LEE v. The STATE.
A Fulton County jury found Kevin Lee guilty of two counts of armed robbery, OCGA § 16–8–41; one count of aggravated assault with intent to rob, OCGA § 16–5–21(a)(1) (2007); and one count of possession of a firearm during commission of a felony, OCGA § 16–11–106. On appeal, Lee claims that the trial court erred in admitting the victims' pre-trial and in-court identifications. For the reasons set forth below, we find no merit in this claim.
Viewed in the light most favorable to the jury's verdict,1 the evidence shows that around 6:00 p.m. on July 13, 2007, Lee and an accomplice robbed two college students. R.M. testified that he was in his Fulton County home working on a paper when he heard the door chime. Two men, whom the victims later identified as Lee and Larry Brown, walked into the house and instructed R. M., “[y]ou already know what it is, get on the floor.” When Brown pulled out a gun, R.M. got on the floor.
The second victim, C. M., who had been in his bedroom, walked out to find the two men, one of whom had a gun pointed at R. M.'s head. C.M. ran to retrieve his firearm, but he slipped on the floor as Brown pursued him. Brown fired a shot, which missed C.M. He then struck C.M. in the back of the head with his gun and dragged him to the living room, where he was forced to lie on the floor with R. M.
After asking C.M. and R.M. if they had any valuables, Brown and Lee took the victims to C. M.'s room and had them lie under a mattress. As C.M. was taken to his room, Brown gave the gun to Lee, who held it on R.M. Brown and Lee ransacked the house and ultimately took the victims' cell phones and the keys to C. M.'s truck. Meanwhile, the third resident of the house was hiding upstairs in the bathroom with his girlfriend, who called the police. When Brown and Lee realized that the police had arrived, they fled out the back door of the residence.
When the responding officers arrived, they saw two men running out of the back of the house. One officer chased the men while the other officer spoke with the victims, who gave him a description of the suspects. The officer who chased the robbers almost caught up with them, but they jumped off of a concrete wall and ran in different directions. The officer pursued one suspect, later identified as Lee, and, with the assistance of a back-up officer, arrested him in the parking lot of nearby restaurant. Brown was apprehended a few minutes later by other officers. They also recovered the black handgun that Brown had hidden in the nearby brush.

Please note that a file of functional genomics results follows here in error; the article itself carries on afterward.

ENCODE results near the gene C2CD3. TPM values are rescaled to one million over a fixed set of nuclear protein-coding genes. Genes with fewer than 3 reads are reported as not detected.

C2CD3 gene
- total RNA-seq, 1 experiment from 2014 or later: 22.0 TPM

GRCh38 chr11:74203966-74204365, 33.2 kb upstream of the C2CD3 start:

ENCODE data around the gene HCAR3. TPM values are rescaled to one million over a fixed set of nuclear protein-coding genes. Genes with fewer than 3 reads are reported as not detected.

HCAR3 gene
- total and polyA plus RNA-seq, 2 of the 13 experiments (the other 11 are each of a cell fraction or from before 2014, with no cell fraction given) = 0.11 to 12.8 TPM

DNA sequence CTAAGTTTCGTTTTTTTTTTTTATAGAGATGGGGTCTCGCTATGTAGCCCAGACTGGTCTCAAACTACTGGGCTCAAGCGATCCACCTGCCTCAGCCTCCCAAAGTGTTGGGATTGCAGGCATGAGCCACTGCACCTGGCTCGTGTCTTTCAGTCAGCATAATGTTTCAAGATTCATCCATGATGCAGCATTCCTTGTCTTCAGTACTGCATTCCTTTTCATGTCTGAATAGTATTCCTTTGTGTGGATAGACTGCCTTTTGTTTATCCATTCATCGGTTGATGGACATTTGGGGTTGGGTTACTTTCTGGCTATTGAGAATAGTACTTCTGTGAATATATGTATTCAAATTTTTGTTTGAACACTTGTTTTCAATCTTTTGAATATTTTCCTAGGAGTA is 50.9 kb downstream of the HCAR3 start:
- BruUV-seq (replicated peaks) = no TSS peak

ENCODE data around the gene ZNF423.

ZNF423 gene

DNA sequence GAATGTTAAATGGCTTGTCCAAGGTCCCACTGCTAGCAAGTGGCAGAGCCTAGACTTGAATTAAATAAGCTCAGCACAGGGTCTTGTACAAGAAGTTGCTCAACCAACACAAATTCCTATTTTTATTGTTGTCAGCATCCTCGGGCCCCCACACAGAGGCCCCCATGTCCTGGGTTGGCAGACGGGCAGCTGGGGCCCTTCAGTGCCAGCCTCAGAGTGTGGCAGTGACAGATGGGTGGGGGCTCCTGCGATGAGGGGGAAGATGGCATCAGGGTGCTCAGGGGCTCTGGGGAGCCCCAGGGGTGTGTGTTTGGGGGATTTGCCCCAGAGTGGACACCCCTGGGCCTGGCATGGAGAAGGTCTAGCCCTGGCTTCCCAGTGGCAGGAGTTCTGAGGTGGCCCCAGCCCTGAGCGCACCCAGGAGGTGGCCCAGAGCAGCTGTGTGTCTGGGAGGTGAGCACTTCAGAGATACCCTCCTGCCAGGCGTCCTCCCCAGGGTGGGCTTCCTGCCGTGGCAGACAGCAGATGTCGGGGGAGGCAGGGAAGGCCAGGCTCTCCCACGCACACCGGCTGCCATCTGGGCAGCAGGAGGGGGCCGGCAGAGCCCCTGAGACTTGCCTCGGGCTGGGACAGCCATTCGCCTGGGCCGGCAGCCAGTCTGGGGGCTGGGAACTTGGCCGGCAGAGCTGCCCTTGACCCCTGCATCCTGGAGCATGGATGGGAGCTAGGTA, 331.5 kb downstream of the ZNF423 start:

The police brought Lee back to the victims' home. As he was sitting in the back of the police car, C.M. and R.M. identified Lee as one of the robbers. The police also recovered two cell phones and a set of car keys from Lee, and C.M. and R.M. confirmed that the items belonged to them. The victims were then taken to see Brown, who had been injured jumping off the wall, and they identified him as the other robber. At trial, both C.M. and R.M. made an in-court identification of Lee as the man who entered their home and had held the gun on R. M.
Brown testified at trial as a witness for the State. According to Brown, he and Lee initially went to the victims' home to buy marijuana, but instead they robbed them. Brown said that he shot his gun at the floor after C.M. started to run, that he pulled C.M. into the living room with R. M., and that he then gave the firearm to Lee to hold while he searched the house for money. According to Brown, he ordered the victims under the bed, after which he saw the police and both he and Lee fled.
After he was indicted, Lee filed a motion to suppress his pre-trial and in-court identifications. The trial court denied Lee's motion to suppress R. M.'s identification testimony, but it granted the motion to suppress pre-trial identification evidence from C.M. because the State was unable to produce C.M. at the hearing to offer testimony.